Malala Yousafzai was all about celebrating her birthday on Tuesday, but, as usual, wasn’t all that interested in presents or parties.
The education advocate turned 19, and marked the milestone by visiting the Dadaab refugee camp in Kenya, and speaking out for the girls who will be left with minimal options once the camp is shuttered.
“We should not ask children who flee their homes to also give up their dreams,” Yousafzai said in her address on Tuesday. “We must recognize that the young people in this camp are future leaders on whom we will all depend for peace.”
More than 350,000 people live in Dadaab, the largest refugee camp in the world, and the Kenyan government announced last month that it will be closing it, along with the country’s other refugee camps by next year. The refugees will most likely go to Somalia, a transition many of them fear due to the continued violence there.
For young girls, going to the neighboring African country also comes with the added concern of losing out on learning opportunities.
To underscore those fears, the Nobel Peace Prize winner shared a story about Rahma, a girl who arrived to Dadaab at 13 and had never been to school up until that point. Determined to learn, she enrolled in school, caught up with her classmates and eventually graduated from primary school.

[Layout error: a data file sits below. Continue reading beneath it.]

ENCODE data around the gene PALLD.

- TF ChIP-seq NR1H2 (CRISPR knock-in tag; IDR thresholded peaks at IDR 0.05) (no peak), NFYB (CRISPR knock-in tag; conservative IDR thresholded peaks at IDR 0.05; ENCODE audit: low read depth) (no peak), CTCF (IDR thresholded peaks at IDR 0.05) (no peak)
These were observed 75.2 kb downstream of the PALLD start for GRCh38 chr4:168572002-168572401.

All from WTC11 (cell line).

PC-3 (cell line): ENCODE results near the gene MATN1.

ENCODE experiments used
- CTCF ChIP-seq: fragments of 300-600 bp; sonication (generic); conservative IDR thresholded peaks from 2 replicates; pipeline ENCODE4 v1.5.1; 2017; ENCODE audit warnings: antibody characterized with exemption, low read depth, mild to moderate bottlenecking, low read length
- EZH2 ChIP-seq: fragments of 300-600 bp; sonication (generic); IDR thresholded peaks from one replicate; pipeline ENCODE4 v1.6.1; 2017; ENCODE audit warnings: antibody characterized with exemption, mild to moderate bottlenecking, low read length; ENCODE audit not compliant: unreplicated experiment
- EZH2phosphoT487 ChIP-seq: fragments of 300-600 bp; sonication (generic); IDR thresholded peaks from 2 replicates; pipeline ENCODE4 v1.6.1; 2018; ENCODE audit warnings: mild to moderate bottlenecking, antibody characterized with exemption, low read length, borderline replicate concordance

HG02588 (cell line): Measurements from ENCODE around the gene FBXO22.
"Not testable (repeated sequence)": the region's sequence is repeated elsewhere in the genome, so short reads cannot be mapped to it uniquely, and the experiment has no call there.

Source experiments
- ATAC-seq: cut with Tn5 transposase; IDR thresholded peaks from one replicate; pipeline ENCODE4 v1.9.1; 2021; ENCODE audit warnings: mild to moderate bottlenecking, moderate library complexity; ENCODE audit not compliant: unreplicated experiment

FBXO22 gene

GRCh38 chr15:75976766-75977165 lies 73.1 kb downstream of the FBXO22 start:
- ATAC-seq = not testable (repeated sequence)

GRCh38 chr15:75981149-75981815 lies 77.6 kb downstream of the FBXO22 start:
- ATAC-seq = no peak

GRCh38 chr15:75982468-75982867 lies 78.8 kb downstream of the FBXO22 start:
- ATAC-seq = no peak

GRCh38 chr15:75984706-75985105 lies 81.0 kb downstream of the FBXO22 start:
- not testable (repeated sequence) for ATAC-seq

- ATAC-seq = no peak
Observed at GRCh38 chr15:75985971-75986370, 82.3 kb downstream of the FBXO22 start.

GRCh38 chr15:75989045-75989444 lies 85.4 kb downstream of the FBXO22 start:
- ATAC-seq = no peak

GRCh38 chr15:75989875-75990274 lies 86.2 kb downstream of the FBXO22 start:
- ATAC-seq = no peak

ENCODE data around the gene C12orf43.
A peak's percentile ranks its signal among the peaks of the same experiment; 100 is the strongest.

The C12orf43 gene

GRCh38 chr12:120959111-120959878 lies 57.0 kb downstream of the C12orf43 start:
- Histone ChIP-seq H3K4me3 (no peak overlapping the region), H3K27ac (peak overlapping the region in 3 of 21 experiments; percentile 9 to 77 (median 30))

But when her family went back to Somalia last year, she couldn’t find another school to attend. Rahma’s father told her she couldn’t learn anymore, and demanded that she marry a man who was more than 50 years older than she.
Rahma snuck out of her house and took an eight-hour bus ride back to Dadaab just so she could continue learning.
Yousafzai, who was shot in the head by the Taliban in Pakistan for speaking out for girls’ education, criticized the world for its lack of empathy for refugee children.
“The world fails to recognize that it’s not these children’s fault that they are refugees,” she said.
Yousafzai called on world leaders to make a greater investment in education for children living in conflict, an endeavor that would cost $8.5 billion a year.
“The world can easily afford it,” she said, “and it is a great injustice that this money and more is not being spent to educate girls like Rahma.”
Yousafzai joins a lenghty list of advocates who are fiercely opposed to the closing of Dadaab.
“Moving ahead with a forced shutdown of the camps would create a humanitarian disaster of massive proportions,” Mark Yarnell, senior advocate at Washington, D.C.-based Refugees International, told the WorldPost last month.
The government said the decision was motivated by the “very heavy” economic, security and environmental burdens of the camps. But the implications for the refugees who will be displaced could be catastrophic.
“They should not be forced to move,” Yousafzai told the Associated Press. “I want to make sure that these girls don’t become a generation lost and there are alternative facilities for them to continue with their education.”